The new preface in the book’s third edition describes a tripartite model of the mind. These concepts further develop Freudian theories and fully merge the layers of the mind with the ego-superego-id concepts, though with a unique take on all that. (Similar ideas appeared much earlier in Plato’s Republic; either Freud reworked them or reached similar conclusions.) There actually is a neurobiological basis to the tripartite mind, though some of the details are different.
Is it really a good idea to put the biologic core (essentially the Freudian id) in the driver’s seat? Raw impulses from the limbic system tend to be pretty amoral, for one thing. The reptile brain is oriented toward self-preservation and is positive in that regard, but is poorly equipped to handle social settings unassisted by rational consciousness. Neither does it understand moderation. For example, obeying the bodily desires to the point that one weighs over seven hundred pounds would be a mistake. Other unfiltered hedonistic behavior can invite problems too; as the proverb goes, it’s better to think with the big head than the little one. Therefore, unqualifiedly declaring the biologic core to be inherently virtuous is a bit of a stretch.
Meanwhile, Freud’s understanding of the unconscious mind became outmoded. It’s indeed the soul’s dark basement, but for most people, there are fewer skeletons lying about than the Freudians assumed, and more treasure chests. It can be understood better as the background mental processes that happen without focused thought. The conscious mind can’t directly interrogate it or be aware of what it’s doing, which makes the unconscious sort of a “great unknown” in terms of psychology. Still, by itself, that’s not inherently so malevolent or scary.
By contrast, the conscious mind has a more favored place, associated with the power of reason. There’s something to this. Still, even the conscious mind isn’t impeccably virtuous by nature, since people deliberately can choose bad behavior and think up rationalizations for it.
There are good reasons for the unconscious mind to exist. Much of it is the mammalian brain, the seat of emotions; we wouldn’t be who we are without it. Language processing is another useful thing that the background circuitry in the unconscious mind does while we’re barely aware that it’s even happening. Having a conversation would be difficult if the conscious mind had to burn lots of CPU cycles to identify phonemes and parse them into words, and while replying, use focused effort to make the mouth and vocal cords form every single sound. You learned to talk as a young child; long ago, all that got imprinted into the brain’s background circuitry.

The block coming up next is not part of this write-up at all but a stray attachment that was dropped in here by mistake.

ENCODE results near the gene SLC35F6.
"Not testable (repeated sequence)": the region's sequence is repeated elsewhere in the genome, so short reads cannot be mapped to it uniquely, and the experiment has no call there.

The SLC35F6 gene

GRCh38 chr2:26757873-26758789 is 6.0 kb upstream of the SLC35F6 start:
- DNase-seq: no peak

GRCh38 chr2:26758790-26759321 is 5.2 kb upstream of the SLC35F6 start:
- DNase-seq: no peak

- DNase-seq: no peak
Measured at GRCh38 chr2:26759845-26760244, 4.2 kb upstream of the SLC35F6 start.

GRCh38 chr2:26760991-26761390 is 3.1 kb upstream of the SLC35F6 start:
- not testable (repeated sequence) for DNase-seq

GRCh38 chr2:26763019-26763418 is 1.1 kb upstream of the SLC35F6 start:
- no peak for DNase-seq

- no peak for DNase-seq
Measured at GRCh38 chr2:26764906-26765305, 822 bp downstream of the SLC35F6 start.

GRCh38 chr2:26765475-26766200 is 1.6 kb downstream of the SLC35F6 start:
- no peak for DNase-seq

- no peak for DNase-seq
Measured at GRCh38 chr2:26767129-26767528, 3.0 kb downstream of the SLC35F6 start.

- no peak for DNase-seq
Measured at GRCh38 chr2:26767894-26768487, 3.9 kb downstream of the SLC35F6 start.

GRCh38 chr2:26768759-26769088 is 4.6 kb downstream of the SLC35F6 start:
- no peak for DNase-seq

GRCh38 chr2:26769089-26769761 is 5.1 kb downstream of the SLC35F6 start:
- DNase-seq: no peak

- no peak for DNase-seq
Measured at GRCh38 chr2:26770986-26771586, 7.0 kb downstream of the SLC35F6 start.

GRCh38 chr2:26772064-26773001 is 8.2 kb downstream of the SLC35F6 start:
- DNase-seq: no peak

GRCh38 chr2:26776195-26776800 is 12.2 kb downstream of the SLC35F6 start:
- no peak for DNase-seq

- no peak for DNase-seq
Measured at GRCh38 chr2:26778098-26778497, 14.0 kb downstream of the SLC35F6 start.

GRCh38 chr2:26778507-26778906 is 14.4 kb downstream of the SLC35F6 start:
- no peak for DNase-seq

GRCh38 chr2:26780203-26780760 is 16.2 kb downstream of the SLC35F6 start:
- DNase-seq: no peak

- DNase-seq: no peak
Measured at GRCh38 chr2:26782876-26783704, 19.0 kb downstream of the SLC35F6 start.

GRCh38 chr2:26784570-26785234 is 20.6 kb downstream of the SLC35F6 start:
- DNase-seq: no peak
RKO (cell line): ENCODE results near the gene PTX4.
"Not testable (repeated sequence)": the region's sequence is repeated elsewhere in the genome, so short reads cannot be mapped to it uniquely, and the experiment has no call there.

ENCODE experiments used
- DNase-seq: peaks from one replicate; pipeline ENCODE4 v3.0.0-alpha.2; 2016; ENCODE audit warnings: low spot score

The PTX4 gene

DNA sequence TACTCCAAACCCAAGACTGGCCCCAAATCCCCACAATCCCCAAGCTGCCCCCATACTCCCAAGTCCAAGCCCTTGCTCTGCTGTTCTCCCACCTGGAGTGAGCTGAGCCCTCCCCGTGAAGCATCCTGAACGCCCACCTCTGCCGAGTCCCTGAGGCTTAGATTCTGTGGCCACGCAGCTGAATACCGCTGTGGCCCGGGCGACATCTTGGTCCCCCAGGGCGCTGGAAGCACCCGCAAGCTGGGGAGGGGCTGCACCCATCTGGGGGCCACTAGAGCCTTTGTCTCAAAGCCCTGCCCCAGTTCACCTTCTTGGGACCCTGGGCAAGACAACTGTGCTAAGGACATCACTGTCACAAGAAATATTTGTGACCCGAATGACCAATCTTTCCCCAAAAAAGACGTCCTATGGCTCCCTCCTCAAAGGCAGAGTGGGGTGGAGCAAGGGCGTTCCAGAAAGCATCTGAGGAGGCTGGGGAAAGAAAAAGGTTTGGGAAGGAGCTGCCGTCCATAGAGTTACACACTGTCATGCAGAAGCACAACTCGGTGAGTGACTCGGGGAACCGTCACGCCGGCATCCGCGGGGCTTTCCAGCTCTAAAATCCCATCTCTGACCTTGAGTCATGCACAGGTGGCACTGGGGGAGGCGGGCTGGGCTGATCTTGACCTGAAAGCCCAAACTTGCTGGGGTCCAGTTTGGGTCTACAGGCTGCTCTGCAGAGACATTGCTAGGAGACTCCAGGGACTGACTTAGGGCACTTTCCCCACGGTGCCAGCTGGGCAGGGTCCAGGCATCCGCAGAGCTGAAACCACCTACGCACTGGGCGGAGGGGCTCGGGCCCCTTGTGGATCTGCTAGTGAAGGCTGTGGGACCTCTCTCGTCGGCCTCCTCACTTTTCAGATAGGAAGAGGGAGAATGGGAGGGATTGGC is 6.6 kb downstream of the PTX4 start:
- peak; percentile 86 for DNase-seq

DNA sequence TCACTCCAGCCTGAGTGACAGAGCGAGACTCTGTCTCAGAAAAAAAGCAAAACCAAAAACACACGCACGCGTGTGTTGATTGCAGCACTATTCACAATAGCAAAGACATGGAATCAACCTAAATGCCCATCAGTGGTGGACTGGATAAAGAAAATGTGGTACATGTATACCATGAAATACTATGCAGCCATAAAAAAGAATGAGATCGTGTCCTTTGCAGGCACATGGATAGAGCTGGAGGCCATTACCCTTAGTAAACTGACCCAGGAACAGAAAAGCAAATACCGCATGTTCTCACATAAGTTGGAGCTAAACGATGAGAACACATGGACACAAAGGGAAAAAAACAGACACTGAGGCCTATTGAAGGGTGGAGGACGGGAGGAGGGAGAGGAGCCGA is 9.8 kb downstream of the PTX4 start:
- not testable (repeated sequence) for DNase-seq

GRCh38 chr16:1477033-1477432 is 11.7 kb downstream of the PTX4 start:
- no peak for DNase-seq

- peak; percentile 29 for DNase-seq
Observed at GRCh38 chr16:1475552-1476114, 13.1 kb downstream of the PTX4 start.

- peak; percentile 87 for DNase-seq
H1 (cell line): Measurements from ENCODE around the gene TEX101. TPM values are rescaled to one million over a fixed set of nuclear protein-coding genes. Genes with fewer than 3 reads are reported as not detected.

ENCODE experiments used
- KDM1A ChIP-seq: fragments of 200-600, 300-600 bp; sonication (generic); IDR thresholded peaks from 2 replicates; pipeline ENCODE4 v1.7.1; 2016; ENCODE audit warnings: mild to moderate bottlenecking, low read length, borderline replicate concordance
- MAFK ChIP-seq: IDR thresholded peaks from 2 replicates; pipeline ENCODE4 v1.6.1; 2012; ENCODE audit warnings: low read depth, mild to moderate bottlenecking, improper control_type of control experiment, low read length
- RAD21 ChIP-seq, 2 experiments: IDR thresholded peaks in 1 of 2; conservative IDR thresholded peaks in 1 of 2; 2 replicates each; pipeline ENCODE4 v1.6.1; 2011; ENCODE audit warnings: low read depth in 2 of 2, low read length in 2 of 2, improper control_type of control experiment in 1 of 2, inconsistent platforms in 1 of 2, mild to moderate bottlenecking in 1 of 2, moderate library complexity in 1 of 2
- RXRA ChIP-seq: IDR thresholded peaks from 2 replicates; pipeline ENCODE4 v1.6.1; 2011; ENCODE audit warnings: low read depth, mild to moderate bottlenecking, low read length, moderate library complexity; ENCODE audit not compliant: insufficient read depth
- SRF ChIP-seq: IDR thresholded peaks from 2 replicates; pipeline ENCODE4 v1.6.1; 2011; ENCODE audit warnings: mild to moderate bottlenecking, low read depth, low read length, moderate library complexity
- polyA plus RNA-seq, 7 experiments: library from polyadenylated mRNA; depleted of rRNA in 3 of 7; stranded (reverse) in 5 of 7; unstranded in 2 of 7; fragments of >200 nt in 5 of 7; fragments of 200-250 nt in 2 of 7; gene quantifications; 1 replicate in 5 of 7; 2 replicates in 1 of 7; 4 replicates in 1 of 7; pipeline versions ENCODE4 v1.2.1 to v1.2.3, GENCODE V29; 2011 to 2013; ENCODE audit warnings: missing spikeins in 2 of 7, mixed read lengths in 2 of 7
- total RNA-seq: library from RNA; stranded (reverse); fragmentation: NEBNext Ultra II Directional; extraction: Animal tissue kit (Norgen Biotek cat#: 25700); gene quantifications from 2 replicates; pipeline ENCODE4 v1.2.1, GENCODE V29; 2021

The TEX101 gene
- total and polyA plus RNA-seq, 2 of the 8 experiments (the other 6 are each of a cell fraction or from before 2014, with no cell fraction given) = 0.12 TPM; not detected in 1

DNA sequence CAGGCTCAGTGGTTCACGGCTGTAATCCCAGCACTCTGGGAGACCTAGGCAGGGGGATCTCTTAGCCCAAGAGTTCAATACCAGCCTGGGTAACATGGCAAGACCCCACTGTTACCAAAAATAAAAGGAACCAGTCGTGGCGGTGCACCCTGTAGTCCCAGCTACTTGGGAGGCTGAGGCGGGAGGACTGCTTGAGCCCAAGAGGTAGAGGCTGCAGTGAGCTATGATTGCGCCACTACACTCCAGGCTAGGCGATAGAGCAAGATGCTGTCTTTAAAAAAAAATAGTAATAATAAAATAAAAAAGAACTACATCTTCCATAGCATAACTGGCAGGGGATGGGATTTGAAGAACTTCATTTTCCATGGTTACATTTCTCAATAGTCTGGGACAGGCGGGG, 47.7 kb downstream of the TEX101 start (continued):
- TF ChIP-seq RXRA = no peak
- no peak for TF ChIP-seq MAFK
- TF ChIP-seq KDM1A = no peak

Is it really true that liberalism is a product entirely of the conscious mind, and Fascism is from the unconscious mind? Reich’s analysis is off here. The unconscious mind is the realm of settled habit, and this is so for any ideology to which someone is particularly committed. Leftists pride themselves on being rational, open-minded, nonconformist, and all the rest of it, but this is only advertising boilerplate that doesn’t matter in practice. (In fact, their ideology includes several “get out of logic free” cards. Still, pointing out their conformity drives them berserk.) Once their beliefs are imprinted on an unconscious level, they’re just as stubbornly committed to them as anyone else, and will just as readily tune out any arguments or inconvenient facts that don’t accord with The Narrative. Other than that, the assertion that Fascism doesn’t have a rational basis – easily refuted by reading Mussolini’s Doctrine of Fascism – is a perfect illustration of the power that fixed ideas have over leftists.
What about Freud’s “hydraulic” model of sexuality, in which repressed impulses will spill out elsewhere and cause neuroses? There’s something to that, but that’s not a good argument for “anything goes” libertinism. It’s better to encourage a healthy channel for sexuality that goes along with normal family formation. This requires promoting healthy moral standards and a healthy social environment. (These are the things Wilhelm Reich was complaining about bitterly.) The middle course between prudishness and libertinism is sensibility. Other than that, several religious traditions recognize that unreleased sexual energy can be sublimated to positive ends, such as extra vitality. Even Reich would agree that orgone is good for more than just orgasm. Thus, the Freudian idea on this matter is hardly unchallenged.
Wilhelm Reich did make some bold departures from Freudianism, but would’ve done better to diverge further still. Freud was a sharp cookie, but sometimes he really dropped the ball. Moreover, he wasn’t actually the Seal of the Prophets of psychology as his followers made him out to be. He did develop some important concepts, but his nearly cultish prominence – persisting for decades thereafter – held back the field somewhat during a time when knowledge otherwise was growing. (For example, perhaps traumatic experiences during potty training can cause future problems, but usually there are more plausible explanations for hang-ups.) Anyway, science marched on, so maybe I charitably should let the author take a mulligan on all that.